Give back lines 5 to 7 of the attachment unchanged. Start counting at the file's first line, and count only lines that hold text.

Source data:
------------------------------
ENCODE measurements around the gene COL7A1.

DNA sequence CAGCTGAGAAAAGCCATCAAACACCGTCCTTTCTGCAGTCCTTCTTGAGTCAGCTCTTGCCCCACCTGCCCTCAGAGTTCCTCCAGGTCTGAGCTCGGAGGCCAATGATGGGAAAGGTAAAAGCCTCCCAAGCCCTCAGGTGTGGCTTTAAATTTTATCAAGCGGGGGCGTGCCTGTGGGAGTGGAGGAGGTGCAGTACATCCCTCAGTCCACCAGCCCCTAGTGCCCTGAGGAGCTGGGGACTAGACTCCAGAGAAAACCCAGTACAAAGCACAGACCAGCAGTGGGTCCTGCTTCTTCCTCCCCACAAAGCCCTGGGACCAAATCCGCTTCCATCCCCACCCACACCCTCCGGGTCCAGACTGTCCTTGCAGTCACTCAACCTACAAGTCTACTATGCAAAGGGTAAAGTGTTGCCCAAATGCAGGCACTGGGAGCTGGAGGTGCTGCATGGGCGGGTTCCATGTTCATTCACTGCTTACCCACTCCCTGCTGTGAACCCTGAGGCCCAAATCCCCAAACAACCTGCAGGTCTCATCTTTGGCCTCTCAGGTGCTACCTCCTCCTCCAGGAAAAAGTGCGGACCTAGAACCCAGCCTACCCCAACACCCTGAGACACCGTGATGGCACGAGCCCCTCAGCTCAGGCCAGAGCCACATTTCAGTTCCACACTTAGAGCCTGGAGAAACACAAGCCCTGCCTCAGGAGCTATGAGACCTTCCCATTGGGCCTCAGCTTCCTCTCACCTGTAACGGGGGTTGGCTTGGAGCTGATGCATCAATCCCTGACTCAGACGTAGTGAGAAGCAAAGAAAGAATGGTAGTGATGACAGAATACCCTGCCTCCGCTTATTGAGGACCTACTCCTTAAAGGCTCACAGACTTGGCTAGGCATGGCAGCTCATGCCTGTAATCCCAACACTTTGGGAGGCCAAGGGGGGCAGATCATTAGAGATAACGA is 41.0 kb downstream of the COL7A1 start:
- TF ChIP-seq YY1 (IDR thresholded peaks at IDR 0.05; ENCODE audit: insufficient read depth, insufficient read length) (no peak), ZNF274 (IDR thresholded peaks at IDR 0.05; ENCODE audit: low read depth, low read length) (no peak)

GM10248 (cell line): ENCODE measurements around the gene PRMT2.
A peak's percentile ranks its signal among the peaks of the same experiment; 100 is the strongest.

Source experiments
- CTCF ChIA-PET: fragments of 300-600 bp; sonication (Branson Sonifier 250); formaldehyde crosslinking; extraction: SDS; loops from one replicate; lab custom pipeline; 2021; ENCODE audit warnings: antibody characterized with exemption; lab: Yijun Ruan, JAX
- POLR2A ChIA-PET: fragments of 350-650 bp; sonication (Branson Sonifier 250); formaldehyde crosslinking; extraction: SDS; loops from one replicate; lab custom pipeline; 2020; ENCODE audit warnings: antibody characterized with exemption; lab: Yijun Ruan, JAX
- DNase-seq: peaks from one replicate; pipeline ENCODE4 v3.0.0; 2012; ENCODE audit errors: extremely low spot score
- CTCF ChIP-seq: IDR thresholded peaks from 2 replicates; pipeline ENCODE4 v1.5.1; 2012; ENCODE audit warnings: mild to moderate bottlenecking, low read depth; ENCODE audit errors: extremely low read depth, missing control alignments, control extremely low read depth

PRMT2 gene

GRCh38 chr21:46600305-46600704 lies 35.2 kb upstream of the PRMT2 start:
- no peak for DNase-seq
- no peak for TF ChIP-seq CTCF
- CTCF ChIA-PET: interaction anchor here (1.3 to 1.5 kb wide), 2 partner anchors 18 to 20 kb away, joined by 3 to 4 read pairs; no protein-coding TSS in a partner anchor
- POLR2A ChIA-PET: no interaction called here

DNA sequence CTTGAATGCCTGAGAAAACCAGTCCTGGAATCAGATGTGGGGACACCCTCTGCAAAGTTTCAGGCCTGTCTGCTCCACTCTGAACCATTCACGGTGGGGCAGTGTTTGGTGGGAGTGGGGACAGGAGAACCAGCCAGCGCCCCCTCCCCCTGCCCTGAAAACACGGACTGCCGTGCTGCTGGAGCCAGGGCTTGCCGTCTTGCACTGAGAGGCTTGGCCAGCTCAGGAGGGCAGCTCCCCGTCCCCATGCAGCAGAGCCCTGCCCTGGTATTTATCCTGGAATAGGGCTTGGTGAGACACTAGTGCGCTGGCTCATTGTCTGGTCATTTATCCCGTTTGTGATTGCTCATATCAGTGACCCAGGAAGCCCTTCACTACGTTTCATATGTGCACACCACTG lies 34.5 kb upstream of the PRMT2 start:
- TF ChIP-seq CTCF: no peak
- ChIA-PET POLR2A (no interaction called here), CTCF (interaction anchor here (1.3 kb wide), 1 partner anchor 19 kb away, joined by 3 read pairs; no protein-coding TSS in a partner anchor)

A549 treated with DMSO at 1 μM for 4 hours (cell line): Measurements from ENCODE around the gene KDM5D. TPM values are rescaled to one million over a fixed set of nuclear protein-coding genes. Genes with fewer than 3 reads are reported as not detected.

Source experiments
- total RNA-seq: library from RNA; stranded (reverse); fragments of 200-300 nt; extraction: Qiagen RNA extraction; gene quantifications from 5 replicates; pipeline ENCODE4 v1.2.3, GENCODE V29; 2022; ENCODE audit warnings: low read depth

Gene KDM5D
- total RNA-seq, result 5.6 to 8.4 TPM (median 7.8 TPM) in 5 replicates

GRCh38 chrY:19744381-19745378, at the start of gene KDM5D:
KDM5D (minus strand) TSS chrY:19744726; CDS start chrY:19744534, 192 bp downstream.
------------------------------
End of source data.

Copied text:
A peak's percentile ranks its signal among the peaks of the same experiment; 100 is the strongest.

Source experiments
- CTCF ChIA-PET: fragments of 300-600 bp; sonication (Branson Sonifier 250); formaldehyde crosslinking; extraction: SDS; loops from one replicate; lab custom pipeline; 2021; ENCODE audit warnings: antibody characterized with exemption; lab: Yijun Ruan, JAX